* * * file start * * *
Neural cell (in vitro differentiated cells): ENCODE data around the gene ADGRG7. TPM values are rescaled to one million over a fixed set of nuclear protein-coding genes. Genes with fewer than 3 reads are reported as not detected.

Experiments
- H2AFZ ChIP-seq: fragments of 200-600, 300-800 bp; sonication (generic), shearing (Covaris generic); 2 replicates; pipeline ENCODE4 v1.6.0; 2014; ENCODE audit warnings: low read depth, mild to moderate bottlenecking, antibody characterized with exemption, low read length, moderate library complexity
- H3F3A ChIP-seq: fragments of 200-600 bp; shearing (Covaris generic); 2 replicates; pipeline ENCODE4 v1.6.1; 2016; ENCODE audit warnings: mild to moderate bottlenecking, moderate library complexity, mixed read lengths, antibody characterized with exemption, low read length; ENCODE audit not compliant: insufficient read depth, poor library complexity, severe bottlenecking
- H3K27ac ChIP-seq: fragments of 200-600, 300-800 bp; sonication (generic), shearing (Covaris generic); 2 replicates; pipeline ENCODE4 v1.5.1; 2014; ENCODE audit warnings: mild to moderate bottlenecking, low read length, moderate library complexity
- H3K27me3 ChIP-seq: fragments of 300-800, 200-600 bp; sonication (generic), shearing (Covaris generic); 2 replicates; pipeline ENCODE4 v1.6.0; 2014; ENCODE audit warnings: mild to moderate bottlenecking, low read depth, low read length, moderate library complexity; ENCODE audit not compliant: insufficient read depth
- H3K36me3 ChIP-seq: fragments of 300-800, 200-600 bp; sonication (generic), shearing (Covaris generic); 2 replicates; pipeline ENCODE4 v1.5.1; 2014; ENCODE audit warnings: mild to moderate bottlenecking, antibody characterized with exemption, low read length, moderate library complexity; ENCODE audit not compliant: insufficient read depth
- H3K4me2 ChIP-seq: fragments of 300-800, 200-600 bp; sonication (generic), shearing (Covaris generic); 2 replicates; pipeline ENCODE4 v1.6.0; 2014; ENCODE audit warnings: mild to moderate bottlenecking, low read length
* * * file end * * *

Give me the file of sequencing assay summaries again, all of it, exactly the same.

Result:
Neural cell (in vitro differentiated cells): ENCODE data around the gene ADGRG7. TPM values are rescaled to one million over a fixed set of nuclear protein-coding genes. Genes with fewer than 3 reads are reported as not detected.

Experiments
- H2AFZ ChIP-seq: fragments of 200-600, 300-800 bp; sonication (generic), shearing (Covaris generic); 2 replicates; pipeline ENCODE4 v1.6.0; 2014; ENCODE audit warnings: low read depth, mild to moderate bottlenecking, antibody characterized with exemption, low read length, moderate library complexity
- H3F3A ChIP-seq: fragments of 200-600 bp; shearing (Covaris generic); 2 replicates; pipeline ENCODE4 v1.6.1; 2016; ENCODE audit warnings: mild to moderate bottlenecking, moderate library complexity, mixed read lengths, antibody characterized with exemption, low read length; ENCODE audit not compliant: insufficient read depth, poor library complexity, severe bottlenecking
- H3K27ac ChIP-seq: fragments of 200-600, 300-800 bp; sonication (generic), shearing (Covaris generic); 2 replicates; pipeline ENCODE4 v1.5.1; 2014; ENCODE audit warnings: mild to moderate bottlenecking, low read length, moderate library complexity
- H3K27me3 ChIP-seq: fragments of 300-800, 200-600 bp; sonication (generic), shearing (Covaris generic); 2 replicates; pipeline ENCODE4 v1.6.0; 2014; ENCODE audit warnings: mild to moderate bottlenecking, low read depth, low read length, moderate library complexity; ENCODE audit not compliant: insufficient read depth
- H3K36me3 ChIP-seq: fragments of 300-800, 200-600 bp; sonication (generic), shearing (Covaris generic); 2 replicates; pipeline ENCODE4 v1.5.1; 2014; ENCODE audit warnings: mild to moderate bottlenecking, antibody characterized with exemption, low read length, moderate library complexity; ENCODE audit not compliant: insufficient read depth
- H3K4me2 ChIP-seq: fragments of 300-800, 200-600 bp; sonication (generic), shearing (Covaris generic); 2 replicates; pipeline ENCODE4 v1.6.0; 2014; ENCODE audit warnings: mild to moderate bottlenecking, low read length